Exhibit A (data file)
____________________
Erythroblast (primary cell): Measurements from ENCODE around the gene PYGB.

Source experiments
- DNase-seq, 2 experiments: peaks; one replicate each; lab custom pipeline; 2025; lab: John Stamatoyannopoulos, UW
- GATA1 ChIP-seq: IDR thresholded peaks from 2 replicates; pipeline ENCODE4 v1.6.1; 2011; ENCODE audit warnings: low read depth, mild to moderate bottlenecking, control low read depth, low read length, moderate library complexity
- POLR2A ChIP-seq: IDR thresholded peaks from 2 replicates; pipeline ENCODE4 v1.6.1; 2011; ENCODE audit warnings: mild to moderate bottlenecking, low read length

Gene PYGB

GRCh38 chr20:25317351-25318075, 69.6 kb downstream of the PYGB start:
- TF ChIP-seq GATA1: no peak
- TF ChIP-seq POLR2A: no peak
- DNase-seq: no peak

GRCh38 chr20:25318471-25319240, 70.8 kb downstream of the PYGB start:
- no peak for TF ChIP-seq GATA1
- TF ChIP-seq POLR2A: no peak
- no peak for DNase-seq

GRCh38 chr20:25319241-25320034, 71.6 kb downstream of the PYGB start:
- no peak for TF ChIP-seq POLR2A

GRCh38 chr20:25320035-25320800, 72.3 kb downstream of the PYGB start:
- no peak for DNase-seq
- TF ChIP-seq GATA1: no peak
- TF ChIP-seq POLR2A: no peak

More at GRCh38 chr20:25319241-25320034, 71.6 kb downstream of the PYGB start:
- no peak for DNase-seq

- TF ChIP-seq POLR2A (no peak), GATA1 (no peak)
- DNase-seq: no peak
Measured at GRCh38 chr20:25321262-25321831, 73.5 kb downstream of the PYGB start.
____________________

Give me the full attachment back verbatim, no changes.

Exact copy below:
Erythroblast (primary cell): Measurements from ENCODE around the gene PYGB.

Source experiments
- DNase-seq, 2 experiments: peaks; one replicate each; lab custom pipeline; 2025; lab: John Stamatoyannopoulos, UW
- GATA1 ChIP-seq: IDR thresholded peaks from 2 replicates; pipeline ENCODE4 v1.6.1; 2011; ENCODE audit warnings: low read depth, mild to moderate bottlenecking, control low read depth, low read length, moderate library complexity
- POLR2A ChIP-seq: IDR thresholded peaks from 2 replicates; pipeline ENCODE4 v1.6.1; 2011; ENCODE audit warnings: mild to moderate bottlenecking, low read length

Gene PYGB

GRCh38 chr20:25317351-25318075, 69.6 kb downstream of the PYGB start:
- TF ChIP-seq GATA1: no peak
- TF ChIP-seq POLR2A: no peak
- DNase-seq: no peak

GRCh38 chr20:25318471-25319240, 70.8 kb downstream of the PYGB start:
- no peak for TF ChIP-seq GATA1
- TF ChIP-seq POLR2A: no peak
- no peak for DNase-seq

GRCh38 chr20:25319241-25320034, 71.6 kb downstream of the PYGB start:
- no peak for TF ChIP-seq POLR2A

GRCh38 chr20:25320035-25320800, 72.3 kb downstream of the PYGB start:
- no peak for DNase-seq
- TF ChIP-seq GATA1: no peak
- TF ChIP-seq POLR2A: no peak

More at GRCh38 chr20:25319241-25320034, 71.6 kb downstream of the PYGB start:
- no peak for DNase-seq

- TF ChIP-seq POLR2A (no peak), GATA1 (no peak)
- DNase-seq: no peak
Measured at GRCh38 chr20:25321262-25321831, 73.5 kb downstream of the PYGB start.